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Photo of students in period clothing receiving Certificate of Merit
Students are given Certificate of Merit on the last day of Miss Eliza's Summer Session, 1997

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One-Room Schoolhouse
A Local Legacy

Would you like to experience what going to school was like in the late 1800s? To start with, imagine everyone in school sharing only one teacher and one classroom.

In the 19th and early 20th centuries, most American students attended a one-room schoolhouse. A single teacher would typically have students in the first through eighth grades, and she taught them all. The number of students varied from six to 40 or more. The youngest children sat in the front, while the oldest students sat in the back. The teacher usually taught reading, writing, arithmetic, history, and geography. Students memorized and recited their lessons.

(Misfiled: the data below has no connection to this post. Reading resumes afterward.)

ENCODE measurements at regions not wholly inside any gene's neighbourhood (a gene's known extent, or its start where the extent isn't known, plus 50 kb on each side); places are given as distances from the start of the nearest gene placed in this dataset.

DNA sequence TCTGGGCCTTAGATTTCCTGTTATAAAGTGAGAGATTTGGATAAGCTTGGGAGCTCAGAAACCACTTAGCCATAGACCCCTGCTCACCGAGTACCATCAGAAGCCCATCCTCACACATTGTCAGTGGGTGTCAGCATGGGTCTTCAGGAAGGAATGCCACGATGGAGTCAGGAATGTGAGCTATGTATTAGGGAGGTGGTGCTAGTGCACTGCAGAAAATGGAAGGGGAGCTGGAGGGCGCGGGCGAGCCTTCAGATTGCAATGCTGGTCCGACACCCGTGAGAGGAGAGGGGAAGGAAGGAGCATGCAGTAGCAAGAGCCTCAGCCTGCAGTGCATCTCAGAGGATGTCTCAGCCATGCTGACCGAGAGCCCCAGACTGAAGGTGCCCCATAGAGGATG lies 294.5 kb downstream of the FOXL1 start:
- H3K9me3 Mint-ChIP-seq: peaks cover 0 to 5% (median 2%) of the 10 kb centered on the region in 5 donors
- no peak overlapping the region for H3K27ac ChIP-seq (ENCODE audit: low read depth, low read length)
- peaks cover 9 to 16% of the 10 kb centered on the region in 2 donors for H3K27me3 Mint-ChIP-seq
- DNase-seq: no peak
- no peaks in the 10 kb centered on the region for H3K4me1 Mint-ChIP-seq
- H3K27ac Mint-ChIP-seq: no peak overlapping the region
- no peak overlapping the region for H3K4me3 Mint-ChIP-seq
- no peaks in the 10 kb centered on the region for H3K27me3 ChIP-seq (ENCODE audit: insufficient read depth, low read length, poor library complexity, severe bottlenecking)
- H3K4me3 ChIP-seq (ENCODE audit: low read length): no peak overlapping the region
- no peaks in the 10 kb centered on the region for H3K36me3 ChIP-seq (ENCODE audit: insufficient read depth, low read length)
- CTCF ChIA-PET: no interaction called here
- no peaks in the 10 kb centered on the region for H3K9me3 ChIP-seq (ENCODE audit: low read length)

The classroom of a one-room schoolhouse probably looked much like your own. The teacher's desk may have been on a raised platform at the front of the room, however, and there would have been a wood-burning stove since there was no other source of heat. The bathroom would have been outside in an outhouse.

In Honeoye Falls, New York, there is a one-room schoolhouse where kids today can experience what it was like to be students in the late 19th century. For a week during the summer, they wear 19th century clothes and learn the way children learned more than a hundred years ago.

What else has changed about school since the 19th century?

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